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Jakarta Post

Bridge to truth and justice

  • Editorial Board

    The Jakarta Post

Jakarta   /   Wed, October 30, 2019   /   08:54 am
Bridge to truth and justice President Joko “Jokowi” Widodo promises to build more infrastructure in Papua and West Papua. (Antara/Setpres-Kris)

In a show of his care for Papua, President Joko “Jokowi” Widodo visited the easternmost territory Monday for his first outing since assuming office for his second term on Oct. 20. He danced with native Papuans, opened a bridge and promised more infrastructure development to improve the wellbeing of the people there.

He also went to Wouma Market in Wamena, the capital of the Papua highland regency of Jayawijaya, where The Jakarta Post found in an investigation that many non-native Papuans were killed in fires and native Papuans were shot to death in communal violence on Sept. 23. Regrettably, Jokowi did not say a single word about the tragedy, let alone the deadly shots that allegedly involved the Indonesian Military and the National Police, which had been sent to stop the riot.

Many native Papuans wounded in the violence did not go to the regional hospital for fear of unfair arrest, the Post discovered. Without narratives about truth and justice, Jokowi looks to play down the violence in Wamena last month as no more than buildings on fire and bickering between people. What happened in the town was a representation of multiple layers of inequality, injustice, lies and denial that had accumulated for decades.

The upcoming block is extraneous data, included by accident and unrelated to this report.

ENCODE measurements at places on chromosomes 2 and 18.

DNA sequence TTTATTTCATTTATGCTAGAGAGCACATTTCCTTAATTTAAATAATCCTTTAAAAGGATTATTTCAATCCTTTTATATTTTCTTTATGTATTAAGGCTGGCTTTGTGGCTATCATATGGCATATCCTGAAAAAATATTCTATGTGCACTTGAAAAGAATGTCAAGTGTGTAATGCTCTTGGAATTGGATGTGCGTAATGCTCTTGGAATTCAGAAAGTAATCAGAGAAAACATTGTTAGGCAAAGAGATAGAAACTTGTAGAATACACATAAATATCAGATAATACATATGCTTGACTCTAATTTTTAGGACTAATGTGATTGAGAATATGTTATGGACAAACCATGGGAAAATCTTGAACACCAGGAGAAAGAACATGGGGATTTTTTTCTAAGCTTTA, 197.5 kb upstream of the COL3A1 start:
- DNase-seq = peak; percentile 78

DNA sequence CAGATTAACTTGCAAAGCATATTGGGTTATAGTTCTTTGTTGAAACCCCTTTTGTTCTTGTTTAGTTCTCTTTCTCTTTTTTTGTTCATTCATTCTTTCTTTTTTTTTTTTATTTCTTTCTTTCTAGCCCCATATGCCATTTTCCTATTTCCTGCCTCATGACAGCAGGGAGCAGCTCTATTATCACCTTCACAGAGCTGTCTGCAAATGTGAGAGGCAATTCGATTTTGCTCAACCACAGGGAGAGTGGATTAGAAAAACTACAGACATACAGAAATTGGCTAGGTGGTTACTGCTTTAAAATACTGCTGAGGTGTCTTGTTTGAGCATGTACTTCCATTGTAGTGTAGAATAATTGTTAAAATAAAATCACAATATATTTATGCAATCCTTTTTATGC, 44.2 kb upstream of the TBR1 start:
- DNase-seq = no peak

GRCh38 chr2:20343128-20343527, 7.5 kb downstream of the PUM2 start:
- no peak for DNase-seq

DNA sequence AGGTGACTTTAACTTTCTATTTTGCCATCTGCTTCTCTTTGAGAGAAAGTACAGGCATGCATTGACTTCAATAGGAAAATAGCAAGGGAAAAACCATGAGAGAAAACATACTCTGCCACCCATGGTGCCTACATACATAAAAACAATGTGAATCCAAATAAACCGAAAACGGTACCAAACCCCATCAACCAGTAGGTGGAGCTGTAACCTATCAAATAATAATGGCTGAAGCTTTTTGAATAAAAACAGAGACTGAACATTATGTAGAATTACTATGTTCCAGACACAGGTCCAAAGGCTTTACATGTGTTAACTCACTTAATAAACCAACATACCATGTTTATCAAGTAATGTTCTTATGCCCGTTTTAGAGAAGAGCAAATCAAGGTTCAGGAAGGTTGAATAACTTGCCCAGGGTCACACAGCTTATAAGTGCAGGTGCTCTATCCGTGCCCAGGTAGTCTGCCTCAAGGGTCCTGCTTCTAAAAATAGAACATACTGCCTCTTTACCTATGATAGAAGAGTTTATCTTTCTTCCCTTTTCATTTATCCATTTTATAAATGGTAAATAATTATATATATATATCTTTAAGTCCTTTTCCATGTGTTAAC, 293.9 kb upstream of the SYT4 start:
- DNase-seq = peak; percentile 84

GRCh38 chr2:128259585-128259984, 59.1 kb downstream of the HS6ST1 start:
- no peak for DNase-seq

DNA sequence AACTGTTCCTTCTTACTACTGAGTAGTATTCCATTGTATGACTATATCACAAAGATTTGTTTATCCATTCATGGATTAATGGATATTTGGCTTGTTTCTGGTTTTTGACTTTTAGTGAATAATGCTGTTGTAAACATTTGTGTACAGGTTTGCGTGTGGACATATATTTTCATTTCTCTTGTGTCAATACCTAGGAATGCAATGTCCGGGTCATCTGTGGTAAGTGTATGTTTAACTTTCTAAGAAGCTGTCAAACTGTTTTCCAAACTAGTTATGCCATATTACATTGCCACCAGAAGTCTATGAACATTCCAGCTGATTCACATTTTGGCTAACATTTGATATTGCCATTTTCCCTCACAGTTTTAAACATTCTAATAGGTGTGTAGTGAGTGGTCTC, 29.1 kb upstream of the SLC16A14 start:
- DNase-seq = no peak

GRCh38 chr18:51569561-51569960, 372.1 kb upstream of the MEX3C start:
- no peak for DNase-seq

There are native Papuans who have started to question whether the infrastructure was built for them or to facilitate the businesses of non-native Papuans. In fact, development in Papua has not only resulted in disparity between the natives and migrants, but has also dramatically changed the demographic landscape. The latest census in 2010 found that non-natives accounted for 22.8 percent of the Papua population, with more urban areas showing the trend of migrants outnumbering indigenous people.

Without truth and justice, especially for native Papuans, development of infrastructure such as roads, seaports, airports and bridges would only worsen inequality. The special autonomy for Papua mandates affirmative actions for indigenous people, but they are simply unprepared to compete with migrants.

When the government refuses to talk about the lives lost in numerous incidents in Papua, in Wamena, Nduga and elsewhere, they are sending a message of disrespect for human lives and dignity.

After the escalating antiracism movement in Papua recently, Jokowi should have changed his approach in dealing with Papua. His signature infrastructure development for Papuans does not amount to a token of respect they deserve after all those unsolved alleged human rights violations. As if to add insult to injury, the central government is considering yet again formation of new provinces in Papua as a quick fix to calm aspirations for a referendum.

Building a bridge to truth and justice is all that will win the Papuan people’s hearts and minds. Jokowi can start with, for example, setting up a commission for truth and reconciliation as mandated by the 2008 Law on special autonomy for Papua.

In his first official visit to Papua after his reelection, Jokowi glaringly missed a golden chance to mend ties between Jakarta and Papua. But it’s not too late for Jokowi to regain the trust of the Papuans. What matters the most is his will.